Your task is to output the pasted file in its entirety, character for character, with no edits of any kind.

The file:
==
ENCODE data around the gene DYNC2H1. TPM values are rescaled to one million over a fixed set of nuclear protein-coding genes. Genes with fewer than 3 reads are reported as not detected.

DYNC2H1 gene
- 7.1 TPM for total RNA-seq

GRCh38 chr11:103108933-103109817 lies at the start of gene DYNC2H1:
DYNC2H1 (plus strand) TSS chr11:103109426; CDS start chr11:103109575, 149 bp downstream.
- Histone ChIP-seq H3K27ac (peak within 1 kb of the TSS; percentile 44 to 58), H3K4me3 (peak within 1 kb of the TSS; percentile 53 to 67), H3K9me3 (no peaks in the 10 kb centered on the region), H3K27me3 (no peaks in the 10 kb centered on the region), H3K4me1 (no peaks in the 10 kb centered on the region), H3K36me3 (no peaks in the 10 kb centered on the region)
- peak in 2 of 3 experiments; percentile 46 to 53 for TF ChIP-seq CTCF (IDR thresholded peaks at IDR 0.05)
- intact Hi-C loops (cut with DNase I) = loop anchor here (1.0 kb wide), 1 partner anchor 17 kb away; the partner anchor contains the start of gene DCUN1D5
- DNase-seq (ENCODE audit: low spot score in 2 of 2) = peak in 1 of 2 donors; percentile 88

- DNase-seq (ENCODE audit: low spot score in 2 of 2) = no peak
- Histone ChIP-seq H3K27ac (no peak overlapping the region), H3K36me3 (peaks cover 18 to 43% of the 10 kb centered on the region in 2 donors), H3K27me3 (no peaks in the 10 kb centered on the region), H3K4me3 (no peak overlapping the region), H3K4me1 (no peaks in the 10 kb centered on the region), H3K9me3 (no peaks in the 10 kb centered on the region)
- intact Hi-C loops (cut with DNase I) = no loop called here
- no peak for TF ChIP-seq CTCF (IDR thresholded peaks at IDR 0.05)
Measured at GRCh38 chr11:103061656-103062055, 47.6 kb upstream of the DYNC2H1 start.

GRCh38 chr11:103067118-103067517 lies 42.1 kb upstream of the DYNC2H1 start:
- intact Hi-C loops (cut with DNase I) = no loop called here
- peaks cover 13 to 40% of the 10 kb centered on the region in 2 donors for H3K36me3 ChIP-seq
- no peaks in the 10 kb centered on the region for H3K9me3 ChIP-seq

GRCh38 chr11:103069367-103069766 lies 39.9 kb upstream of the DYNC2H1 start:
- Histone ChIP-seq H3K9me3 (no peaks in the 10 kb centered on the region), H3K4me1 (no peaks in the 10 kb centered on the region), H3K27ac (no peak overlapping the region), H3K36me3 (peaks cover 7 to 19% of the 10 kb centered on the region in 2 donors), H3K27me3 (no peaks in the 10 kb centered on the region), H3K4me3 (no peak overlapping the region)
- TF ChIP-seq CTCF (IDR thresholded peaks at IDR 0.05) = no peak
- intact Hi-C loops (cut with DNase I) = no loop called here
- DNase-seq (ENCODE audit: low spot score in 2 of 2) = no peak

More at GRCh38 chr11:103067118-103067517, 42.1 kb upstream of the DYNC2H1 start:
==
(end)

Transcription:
ENCODE data around the gene DYNC2H1. TPM values are rescaled to one million over a fixed set of nuclear protein-coding genes. Genes with fewer than 3 reads are reported as not detected.

DYNC2H1 gene
- 7.1 TPM for total RNA-seq

GRCh38 chr11:103108933-103109817 lies at the start of gene DYNC2H1:
DYNC2H1 (plus strand) TSS chr11:103109426; CDS start chr11:103109575, 149 bp downstream.
- Histone ChIP-seq H3K27ac (peak within 1 kb of the TSS; percentile 44 to 58), H3K4me3 (peak within 1 kb of the TSS; percentile 53 to 67), H3K9me3 (no peaks in the 10 kb centered on the region), H3K27me3 (no peaks in the 10 kb centered on the region), H3K4me1 (no peaks in the 10 kb centered on the region), H3K36me3 (no peaks in the 10 kb centered on the region)
- peak in 2 of 3 experiments; percentile 46 to 53 for TF ChIP-seq CTCF (IDR thresholded peaks at IDR 0.05)
- intact Hi-C loops (cut with DNase I) = loop anchor here (1.0 kb wide), 1 partner anchor 17 kb away; the partner anchor contains the start of gene DCUN1D5
- DNase-seq (ENCODE audit: low spot score in 2 of 2) = peak in 1 of 2 donors; percentile 88

- DNase-seq (ENCODE audit: low spot score in 2 of 2) = no peak
- Histone ChIP-seq H3K27ac (no peak overlapping the region), H3K36me3 (peaks cover 18 to 43% of the 10 kb centered on the region in 2 donors), H3K27me3 (no peaks in the 10 kb centered on the region), H3K4me3 (no peak overlapping the region), H3K4me1 (no peaks in the 10 kb centered on the region), H3K9me3 (no peaks in the 10 kb centered on the region)
- intact Hi-C loops (cut with DNase I) = no loop called here
- no peak for TF ChIP-seq CTCF (IDR thresholded peaks at IDR 0.05)
Measured at GRCh38 chr11:103061656-103062055, 47.6 kb upstream of the DYNC2H1 start.

GRCh38 chr11:103067118-103067517 lies 42.1 kb upstream of the DYNC2H1 start:
- intact Hi-C loops (cut with DNase I) = no loop called here
- peaks cover 13 to 40% of the 10 kb centered on the region in 2 donors for H3K36me3 ChIP-seq
- no peaks in the 10 kb centered on the region for H3K9me3 ChIP-seq

GRCh38 chr11:103069367-103069766 lies 39.9 kb upstream of the DYNC2H1 start:
- Histone ChIP-seq H3K9me3 (no peaks in the 10 kb centered on the region), H3K4me1 (no peaks in the 10 kb centered on the region), H3K27ac (no peak overlapping the region), H3K36me3 (peaks cover 7 to 19% of the 10 kb centered on the region in 2 donors), H3K27me3 (no peaks in the 10 kb centered on the region), H3K4me3 (no peak overlapping the region)
- TF ChIP-seq CTCF (IDR thresholded peaks at IDR 0.05) = no peak
- intact Hi-C loops (cut with DNase I) = no loop called here
- DNase-seq (ENCODE audit: low spot score in 2 of 2) = no peak

More at GRCh38 chr11:103067118-103067517, 42.1 kb upstream of the DYNC2H1 start: